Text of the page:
Map of life expectancy at birth from Global Education Project.

Friday, August 15, 2008

A prediction I'm sorry to have to make

Actually I've made it before, but it's now clearer than ever -- in 2009, the Massachusetts attempt to provide universal health insurance coverage to its citizens [sic -- undocumented residents are screwed] is going to blow up like an unarmored humvee hitting a buried artillery shell.

Steffi and David, with colleague Benjamin Day, review the long sad history of failure of state level reform efforts, and they predict that Massachusetts is going to hit the wall because a) the so-called "affordable plan" that people with too much income to qualify for the subsidy have to buy is already unaffordable, and b) Massachusetts is going to lose the federal subsidy next year. Let me add to that:

1) The private insurance companies that provide the "affordable" plans underbid and they are losing money. They're going to come back with an even higher price next year;
2) The recession means lower state tax revenues even as --
3) Employers are covering fewer and fewer of their workers and people are losing jobs or being downgraded to part time and lower pay
4) The state already faces a huge budget deficit and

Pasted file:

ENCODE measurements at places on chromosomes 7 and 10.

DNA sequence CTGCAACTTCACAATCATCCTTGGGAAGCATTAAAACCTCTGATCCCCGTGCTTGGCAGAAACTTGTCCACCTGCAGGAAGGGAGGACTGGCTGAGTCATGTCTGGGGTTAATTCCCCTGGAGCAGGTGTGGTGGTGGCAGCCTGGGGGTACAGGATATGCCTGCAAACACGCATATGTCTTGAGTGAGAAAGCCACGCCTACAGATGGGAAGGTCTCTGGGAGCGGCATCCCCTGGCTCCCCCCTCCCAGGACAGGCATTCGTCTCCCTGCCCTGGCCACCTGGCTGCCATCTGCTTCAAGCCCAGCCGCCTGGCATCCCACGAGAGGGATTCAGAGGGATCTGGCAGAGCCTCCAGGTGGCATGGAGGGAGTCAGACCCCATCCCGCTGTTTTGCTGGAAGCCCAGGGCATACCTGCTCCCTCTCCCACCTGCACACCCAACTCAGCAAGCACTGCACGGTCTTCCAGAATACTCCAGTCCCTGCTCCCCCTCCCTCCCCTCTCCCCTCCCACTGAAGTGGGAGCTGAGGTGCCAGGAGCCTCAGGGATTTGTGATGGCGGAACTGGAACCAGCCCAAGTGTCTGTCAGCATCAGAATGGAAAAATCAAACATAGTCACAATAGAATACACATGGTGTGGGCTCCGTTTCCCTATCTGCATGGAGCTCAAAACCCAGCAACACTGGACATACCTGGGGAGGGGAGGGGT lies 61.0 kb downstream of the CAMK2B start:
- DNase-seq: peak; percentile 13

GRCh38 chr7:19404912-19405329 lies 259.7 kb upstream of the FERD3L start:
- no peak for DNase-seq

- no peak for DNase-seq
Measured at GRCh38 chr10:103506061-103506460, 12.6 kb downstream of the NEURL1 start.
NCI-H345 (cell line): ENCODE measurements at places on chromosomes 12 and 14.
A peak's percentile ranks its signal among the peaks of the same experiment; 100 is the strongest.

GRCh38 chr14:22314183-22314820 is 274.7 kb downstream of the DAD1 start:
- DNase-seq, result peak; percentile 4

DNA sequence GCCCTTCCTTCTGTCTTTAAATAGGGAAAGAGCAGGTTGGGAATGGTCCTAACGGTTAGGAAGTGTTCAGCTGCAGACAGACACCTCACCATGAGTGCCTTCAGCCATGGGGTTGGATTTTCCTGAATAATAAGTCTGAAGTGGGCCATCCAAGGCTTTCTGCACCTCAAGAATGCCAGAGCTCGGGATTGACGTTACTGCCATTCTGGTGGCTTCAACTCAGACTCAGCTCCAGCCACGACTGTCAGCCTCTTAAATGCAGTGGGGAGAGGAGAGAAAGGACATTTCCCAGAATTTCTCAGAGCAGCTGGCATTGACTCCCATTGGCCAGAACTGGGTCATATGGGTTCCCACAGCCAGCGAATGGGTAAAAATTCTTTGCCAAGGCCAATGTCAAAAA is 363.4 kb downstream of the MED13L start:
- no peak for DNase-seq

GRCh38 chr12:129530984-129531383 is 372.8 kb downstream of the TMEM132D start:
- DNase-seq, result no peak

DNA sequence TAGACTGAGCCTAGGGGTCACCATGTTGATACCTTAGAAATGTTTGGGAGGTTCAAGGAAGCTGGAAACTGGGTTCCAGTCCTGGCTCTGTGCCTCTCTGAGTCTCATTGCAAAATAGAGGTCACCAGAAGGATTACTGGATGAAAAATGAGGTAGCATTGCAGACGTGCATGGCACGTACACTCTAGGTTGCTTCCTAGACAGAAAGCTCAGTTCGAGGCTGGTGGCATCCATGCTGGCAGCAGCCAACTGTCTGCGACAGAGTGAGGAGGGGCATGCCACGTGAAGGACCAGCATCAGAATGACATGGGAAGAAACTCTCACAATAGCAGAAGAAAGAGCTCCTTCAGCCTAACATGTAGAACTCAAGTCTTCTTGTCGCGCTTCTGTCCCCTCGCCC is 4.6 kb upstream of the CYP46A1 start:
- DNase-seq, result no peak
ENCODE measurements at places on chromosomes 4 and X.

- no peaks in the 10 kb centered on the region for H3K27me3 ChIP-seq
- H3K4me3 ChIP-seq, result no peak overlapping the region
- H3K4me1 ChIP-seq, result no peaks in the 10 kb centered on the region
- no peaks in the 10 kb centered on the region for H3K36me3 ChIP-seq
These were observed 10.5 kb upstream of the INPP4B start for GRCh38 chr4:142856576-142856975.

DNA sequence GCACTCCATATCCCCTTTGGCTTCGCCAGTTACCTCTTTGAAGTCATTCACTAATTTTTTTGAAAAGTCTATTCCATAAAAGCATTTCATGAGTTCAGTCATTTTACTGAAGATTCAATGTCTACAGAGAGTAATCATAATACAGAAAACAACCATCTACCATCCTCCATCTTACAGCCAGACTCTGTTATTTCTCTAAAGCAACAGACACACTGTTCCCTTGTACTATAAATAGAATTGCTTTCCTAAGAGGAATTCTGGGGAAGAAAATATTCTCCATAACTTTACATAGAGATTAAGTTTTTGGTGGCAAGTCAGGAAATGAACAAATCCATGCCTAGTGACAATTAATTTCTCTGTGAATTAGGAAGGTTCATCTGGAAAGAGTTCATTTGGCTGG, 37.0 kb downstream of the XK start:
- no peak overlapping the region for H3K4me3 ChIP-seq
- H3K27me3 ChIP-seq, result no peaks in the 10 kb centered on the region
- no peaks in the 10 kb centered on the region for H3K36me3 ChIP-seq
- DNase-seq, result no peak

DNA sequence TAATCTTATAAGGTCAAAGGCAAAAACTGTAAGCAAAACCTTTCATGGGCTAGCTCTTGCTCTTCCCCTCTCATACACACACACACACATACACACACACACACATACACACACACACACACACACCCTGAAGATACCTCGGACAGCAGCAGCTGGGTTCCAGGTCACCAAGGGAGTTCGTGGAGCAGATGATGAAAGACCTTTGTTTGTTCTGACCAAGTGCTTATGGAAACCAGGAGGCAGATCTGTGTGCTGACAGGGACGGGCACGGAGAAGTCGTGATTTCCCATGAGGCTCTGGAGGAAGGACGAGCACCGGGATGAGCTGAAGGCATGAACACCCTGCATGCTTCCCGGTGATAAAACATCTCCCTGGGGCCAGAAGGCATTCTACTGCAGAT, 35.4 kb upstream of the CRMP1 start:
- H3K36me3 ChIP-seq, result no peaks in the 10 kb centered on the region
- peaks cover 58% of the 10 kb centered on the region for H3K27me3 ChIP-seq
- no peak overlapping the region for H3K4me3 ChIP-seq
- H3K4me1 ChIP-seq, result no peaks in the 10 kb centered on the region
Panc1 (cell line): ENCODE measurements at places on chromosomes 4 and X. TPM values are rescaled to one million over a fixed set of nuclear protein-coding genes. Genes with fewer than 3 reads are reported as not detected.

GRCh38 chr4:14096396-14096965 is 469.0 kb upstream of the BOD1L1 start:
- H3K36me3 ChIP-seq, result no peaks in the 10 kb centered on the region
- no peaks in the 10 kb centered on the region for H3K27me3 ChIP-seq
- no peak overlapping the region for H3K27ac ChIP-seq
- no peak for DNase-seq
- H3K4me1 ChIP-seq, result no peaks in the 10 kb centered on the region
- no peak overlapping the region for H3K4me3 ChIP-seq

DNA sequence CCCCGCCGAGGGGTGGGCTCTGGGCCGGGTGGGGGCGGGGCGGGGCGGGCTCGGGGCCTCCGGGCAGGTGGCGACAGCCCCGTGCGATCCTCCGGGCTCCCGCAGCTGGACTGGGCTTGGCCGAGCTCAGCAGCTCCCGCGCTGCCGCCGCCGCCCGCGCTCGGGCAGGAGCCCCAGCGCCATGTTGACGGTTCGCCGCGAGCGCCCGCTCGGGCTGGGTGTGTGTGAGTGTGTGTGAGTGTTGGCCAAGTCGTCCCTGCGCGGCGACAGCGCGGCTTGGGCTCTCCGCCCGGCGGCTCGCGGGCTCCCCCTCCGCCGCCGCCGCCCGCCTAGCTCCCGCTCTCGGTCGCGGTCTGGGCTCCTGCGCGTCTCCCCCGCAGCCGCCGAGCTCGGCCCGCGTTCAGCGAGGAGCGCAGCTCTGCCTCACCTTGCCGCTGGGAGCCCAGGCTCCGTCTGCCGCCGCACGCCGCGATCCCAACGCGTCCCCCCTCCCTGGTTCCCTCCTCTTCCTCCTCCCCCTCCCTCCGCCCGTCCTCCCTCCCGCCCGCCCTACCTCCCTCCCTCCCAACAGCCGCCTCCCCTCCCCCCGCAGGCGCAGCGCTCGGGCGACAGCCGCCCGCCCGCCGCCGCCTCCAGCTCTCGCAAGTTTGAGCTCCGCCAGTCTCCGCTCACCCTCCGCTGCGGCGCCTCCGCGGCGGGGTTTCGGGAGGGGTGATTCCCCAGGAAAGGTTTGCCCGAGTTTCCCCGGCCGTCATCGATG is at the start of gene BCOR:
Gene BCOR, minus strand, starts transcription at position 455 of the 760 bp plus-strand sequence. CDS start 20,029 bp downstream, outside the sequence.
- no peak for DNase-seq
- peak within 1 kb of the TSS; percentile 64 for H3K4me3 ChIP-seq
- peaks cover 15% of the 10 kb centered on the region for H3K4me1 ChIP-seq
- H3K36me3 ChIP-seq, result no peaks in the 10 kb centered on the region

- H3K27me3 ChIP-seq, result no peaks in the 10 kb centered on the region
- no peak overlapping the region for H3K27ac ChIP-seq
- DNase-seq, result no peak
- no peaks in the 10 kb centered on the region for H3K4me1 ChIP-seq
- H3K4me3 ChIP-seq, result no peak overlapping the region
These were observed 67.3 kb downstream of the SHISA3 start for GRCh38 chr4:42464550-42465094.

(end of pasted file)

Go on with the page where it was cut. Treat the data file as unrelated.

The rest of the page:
5) The cost of health care continues its inexorable rise.

Bottom line: the numbers don't add up -- they never did -- the money isn't there, the mandate will be repealed, and we will have more, not fewer people uninsured one year from now than we do today.

The reason this doesn't work is because it isn't true reform. It takes the existing system of fragmented, largely private health care insurance as a given and tries one way or another to stretch it to cover more people. But it does nothing to bring down costs, doesn't have sufficiently progressive financing, and doesn't get rid of the waste. States cannot fundamentally reform the system because health care is part of a national market and a national system. Pharmaceuticals, devices, labor, capital are all traded and regulated nationally. Massachusetts can't force insurers or drug companies or doctors or anybody else to accept its terms. And the politicians are much too timid and much too bought to undertake, or even talk about real reform anyway, because it means getting rid of the insurance companies entirely, which we cannot do even though they provide no socially useful function whatsoever; and it means limiting the profits of drug companies and the incomes of highly paid medical specialists. (Primary care docs should be making more than they are now, and there should be more of them, by the way. Doctors can be winners with real reform, but not all of them.)

The smash up of the Massachusetts experiment may finally convince the wimps in the reform movement that we need to stop farting around with half-assed measures and go for the real thing; or it may set us back 20 years. I don't know. But I do know this:

We need universal, comprehensive, single payer national health care.

Say it again!

No comments: